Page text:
Financial crisis: Worst over in global poll



By Agency Reporter

Wednesday, 22 Sep 2010


Three out of five global investors say the world economy has weathered the financial crisis and has stabilised two years after the collapse of Lehman Brothers Holdings Incorporated.


According to a report from Bloomberg Newyork, few believe the economy is recovering, with only one in six of those surveyed describing it as expanding, according to a global quarterly poll of 1,408 investors, analysts and traders who are Bloomberg subscribers.


Forty-one per cent aren‘t convinced the financial situation is stable and say further turbulence is likely.


”When taken as a whole, the world has stabilised,” says Uzi Zimmerman, a respondent to the Bloomberg Global Poll and managing member of Ventura Capital Management, a hedge fund in the Los Angeles area. ”The emerging markets of Asia and Latin America are providing support to the global economic malaise.”


There are still danger spots, including the threat of government defaults, respondents say. Over the last three months, the percentage of those who say it‘s likely Ireland will default more than doubled to 37 per cent, according to the poll, conducted on September 16 and 17.


Still, a majority see this as unlikely.


Investors are responding to the economic environment by managing their money conservatively, according to the poll, which has a margin of error of plus or minus 2.6 percentage points. More than 40 per cent are still hunkering down, while one in three are taking more risks. The rest say they are getting back to normal. Those percentages were little changed from the last poll in June.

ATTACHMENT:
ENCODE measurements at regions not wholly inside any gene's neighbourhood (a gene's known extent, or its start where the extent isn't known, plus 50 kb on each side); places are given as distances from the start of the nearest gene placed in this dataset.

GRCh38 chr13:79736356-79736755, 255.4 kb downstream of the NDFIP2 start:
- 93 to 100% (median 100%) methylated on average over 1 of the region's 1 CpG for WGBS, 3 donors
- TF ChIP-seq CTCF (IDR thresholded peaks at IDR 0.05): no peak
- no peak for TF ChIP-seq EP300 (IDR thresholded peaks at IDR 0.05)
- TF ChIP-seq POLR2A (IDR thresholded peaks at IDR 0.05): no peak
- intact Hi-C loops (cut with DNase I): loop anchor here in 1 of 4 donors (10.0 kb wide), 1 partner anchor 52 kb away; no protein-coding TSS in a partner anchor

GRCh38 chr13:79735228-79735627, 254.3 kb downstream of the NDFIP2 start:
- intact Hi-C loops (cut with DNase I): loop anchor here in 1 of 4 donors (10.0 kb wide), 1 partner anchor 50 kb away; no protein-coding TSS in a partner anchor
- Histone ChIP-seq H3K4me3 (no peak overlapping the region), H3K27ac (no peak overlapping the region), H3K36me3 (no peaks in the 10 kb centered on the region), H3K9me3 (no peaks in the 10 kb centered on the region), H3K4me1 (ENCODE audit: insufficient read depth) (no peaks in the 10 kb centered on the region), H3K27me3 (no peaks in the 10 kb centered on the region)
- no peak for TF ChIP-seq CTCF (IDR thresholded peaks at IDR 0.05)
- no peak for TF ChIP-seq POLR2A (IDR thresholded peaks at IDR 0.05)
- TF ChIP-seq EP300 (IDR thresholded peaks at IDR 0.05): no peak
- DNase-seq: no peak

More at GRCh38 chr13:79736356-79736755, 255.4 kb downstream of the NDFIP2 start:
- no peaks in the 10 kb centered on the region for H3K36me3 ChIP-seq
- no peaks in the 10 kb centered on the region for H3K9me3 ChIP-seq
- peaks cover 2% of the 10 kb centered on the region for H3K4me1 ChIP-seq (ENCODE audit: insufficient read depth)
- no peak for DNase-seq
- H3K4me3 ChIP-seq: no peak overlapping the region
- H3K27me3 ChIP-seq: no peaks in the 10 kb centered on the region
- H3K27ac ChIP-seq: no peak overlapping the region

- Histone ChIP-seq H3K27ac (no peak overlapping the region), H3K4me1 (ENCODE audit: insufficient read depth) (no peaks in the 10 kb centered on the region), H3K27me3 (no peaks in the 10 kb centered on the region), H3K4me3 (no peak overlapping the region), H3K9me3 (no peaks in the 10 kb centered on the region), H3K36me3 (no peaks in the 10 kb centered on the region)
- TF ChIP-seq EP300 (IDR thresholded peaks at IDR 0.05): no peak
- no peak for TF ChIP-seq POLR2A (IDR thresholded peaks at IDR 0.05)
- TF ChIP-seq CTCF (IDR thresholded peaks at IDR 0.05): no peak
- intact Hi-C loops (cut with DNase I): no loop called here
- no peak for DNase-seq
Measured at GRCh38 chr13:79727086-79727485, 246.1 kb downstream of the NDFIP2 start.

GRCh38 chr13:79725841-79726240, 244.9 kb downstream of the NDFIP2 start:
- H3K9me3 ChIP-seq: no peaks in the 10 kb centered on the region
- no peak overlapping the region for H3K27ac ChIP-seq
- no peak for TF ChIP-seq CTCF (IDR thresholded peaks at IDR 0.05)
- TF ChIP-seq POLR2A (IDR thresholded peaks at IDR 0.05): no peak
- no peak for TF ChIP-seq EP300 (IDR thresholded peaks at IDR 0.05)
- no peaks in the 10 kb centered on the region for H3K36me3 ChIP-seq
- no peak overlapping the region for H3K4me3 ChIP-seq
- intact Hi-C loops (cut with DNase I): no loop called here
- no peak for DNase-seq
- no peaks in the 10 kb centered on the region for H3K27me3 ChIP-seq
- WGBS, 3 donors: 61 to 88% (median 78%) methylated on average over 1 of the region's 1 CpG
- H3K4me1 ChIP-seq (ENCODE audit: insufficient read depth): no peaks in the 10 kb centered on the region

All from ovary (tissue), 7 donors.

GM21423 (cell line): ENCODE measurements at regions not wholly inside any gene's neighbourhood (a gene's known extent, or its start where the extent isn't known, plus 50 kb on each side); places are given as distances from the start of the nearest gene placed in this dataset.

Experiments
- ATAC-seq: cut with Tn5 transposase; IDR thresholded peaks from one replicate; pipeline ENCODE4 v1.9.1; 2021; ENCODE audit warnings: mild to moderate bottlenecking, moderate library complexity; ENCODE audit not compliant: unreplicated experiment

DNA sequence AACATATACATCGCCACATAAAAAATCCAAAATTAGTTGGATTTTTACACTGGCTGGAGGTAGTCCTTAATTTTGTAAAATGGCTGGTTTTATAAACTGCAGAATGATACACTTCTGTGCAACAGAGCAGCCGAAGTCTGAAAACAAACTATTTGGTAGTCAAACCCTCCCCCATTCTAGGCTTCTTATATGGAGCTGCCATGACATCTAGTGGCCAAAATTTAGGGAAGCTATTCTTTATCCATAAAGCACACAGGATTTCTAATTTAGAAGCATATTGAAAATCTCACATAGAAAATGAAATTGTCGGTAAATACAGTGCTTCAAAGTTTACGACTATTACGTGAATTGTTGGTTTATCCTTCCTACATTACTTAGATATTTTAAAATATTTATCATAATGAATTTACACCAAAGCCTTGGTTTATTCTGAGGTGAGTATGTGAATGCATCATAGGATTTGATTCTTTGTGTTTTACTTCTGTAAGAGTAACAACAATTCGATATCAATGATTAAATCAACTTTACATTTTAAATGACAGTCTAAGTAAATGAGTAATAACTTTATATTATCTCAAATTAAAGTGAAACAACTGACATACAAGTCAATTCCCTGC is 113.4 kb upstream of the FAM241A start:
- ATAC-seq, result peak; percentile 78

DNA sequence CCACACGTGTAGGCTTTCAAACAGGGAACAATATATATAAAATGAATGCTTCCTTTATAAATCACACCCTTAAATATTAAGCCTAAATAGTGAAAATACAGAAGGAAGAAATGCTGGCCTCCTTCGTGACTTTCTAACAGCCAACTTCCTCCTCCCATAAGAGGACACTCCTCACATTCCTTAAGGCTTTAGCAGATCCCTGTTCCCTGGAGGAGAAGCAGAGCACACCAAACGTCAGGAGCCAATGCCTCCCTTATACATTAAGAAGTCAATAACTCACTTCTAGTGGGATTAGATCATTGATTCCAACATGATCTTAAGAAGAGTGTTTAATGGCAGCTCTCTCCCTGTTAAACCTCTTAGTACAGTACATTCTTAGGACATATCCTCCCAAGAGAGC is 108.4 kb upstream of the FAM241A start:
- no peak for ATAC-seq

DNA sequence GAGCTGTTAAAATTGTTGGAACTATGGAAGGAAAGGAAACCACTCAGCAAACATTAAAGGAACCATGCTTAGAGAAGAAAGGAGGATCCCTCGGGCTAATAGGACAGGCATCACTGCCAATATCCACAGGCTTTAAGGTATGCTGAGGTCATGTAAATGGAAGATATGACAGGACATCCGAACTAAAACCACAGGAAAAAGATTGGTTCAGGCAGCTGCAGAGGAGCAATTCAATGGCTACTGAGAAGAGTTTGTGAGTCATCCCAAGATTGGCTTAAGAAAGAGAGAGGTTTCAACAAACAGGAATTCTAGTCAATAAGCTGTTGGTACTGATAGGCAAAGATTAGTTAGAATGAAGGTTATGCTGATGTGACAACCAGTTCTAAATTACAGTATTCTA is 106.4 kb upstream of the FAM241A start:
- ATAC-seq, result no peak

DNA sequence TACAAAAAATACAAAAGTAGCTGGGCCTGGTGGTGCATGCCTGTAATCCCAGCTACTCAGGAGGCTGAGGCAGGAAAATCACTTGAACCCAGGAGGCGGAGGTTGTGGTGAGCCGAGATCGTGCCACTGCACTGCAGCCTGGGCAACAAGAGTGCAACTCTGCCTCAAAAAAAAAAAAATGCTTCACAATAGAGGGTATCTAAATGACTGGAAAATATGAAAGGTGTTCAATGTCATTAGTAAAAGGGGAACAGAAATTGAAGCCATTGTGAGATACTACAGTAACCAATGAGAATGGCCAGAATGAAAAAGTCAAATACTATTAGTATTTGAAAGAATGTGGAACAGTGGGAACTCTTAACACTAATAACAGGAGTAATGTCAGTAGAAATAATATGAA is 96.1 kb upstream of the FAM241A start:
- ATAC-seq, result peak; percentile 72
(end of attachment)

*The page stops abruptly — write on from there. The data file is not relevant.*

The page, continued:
”In the absence of clarity on numerous issues, we are much more diversified,” Buddie Ballard Jr., a principal in Alpha Capital Management in Austin, Texas, said. ”We‘ve increased our exposure into more asset classes with smaller position sizes and tactically apply stops to those positions” to limit losses.


The Paris-based Organisation for Economic Cooperation and Development said on September 9 that growth in the major industrial nations might slow to an annualised rate of about 1.5 per cent in the second half of this year from three per cent in the first half.


Europe is seen as a weak link in the world economy. More than three-quarters of those surveyed see a risk that the eurozone may dissolve eventually, and more than 20 per cent of those describe such a threat as looming. That‘s a more pessimistic take than in June, when a majority said the currency union would remain intact.


European investors are the most optimistic about the chances of avoiding a breakup of the eurozone; US investors the least.


Source: The Punch


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